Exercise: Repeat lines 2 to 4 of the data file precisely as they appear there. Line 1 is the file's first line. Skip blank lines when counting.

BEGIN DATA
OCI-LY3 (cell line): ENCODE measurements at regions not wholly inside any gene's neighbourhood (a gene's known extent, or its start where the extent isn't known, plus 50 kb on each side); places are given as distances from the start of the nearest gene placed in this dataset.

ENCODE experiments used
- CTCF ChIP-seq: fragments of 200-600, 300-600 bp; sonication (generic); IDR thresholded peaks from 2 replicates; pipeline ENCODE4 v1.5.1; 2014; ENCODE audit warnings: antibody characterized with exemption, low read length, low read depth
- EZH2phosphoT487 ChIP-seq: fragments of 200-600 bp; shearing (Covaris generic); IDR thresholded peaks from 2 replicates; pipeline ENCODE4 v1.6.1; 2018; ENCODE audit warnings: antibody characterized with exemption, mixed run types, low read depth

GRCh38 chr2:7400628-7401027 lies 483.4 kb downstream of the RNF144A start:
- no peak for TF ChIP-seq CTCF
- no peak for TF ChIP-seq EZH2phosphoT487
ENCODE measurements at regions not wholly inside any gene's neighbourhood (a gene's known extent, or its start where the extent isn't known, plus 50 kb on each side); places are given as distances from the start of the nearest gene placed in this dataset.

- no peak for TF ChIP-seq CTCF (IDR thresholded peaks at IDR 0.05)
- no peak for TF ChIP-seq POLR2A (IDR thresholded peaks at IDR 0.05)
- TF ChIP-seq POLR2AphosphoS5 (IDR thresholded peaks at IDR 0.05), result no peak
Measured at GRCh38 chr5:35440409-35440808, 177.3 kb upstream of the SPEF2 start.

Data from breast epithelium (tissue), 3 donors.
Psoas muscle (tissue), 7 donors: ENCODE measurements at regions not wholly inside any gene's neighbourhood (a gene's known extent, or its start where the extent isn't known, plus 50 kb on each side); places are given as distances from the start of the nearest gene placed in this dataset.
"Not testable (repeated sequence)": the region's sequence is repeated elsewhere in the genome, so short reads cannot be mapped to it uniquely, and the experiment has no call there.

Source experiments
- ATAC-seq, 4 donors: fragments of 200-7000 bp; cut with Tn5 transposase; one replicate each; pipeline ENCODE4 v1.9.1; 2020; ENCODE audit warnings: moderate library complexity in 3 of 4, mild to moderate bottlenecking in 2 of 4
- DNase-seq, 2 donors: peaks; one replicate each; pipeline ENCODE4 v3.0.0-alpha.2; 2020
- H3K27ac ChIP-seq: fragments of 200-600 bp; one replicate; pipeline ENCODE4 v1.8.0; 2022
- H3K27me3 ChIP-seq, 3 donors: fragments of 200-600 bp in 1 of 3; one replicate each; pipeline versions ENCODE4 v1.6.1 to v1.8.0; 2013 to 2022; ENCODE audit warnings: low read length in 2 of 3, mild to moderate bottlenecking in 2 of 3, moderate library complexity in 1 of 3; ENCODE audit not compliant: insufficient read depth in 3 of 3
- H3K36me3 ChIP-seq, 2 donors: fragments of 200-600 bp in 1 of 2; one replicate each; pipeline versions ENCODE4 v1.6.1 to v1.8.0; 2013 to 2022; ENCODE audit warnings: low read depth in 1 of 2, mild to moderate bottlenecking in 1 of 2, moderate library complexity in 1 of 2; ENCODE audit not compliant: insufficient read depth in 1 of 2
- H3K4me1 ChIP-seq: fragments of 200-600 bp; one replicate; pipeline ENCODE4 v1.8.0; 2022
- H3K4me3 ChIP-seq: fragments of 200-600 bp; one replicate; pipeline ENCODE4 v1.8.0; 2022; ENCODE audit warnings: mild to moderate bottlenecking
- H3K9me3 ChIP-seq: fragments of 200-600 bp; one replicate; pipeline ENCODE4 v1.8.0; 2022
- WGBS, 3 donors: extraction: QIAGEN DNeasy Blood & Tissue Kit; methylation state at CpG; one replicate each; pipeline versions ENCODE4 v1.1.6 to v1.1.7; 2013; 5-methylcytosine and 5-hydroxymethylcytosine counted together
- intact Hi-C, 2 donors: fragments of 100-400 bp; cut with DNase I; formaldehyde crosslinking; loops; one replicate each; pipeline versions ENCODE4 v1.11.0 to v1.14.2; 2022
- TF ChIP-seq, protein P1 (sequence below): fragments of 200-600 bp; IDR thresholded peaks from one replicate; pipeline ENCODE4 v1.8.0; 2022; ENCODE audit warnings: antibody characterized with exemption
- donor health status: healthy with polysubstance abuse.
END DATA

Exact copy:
ENCODE experiments used
- CTCF ChIP-seq: fragments of 200-600, 300-600 bp; sonication (generic); IDR thresholded peaks from 2 replicates; pipeline ENCODE4 v1.5.1; 2014; ENCODE audit warnings: antibody characterized with exemption, low read length, low read depth
- EZH2phosphoT487 ChIP-seq: fragments of 200-600 bp; shearing (Covaris generic); IDR thresholded peaks from 2 replicates; pipeline ENCODE4 v1.6.1; 2018; ENCODE audit warnings: antibody characterized with exemption, mixed run types, low read depth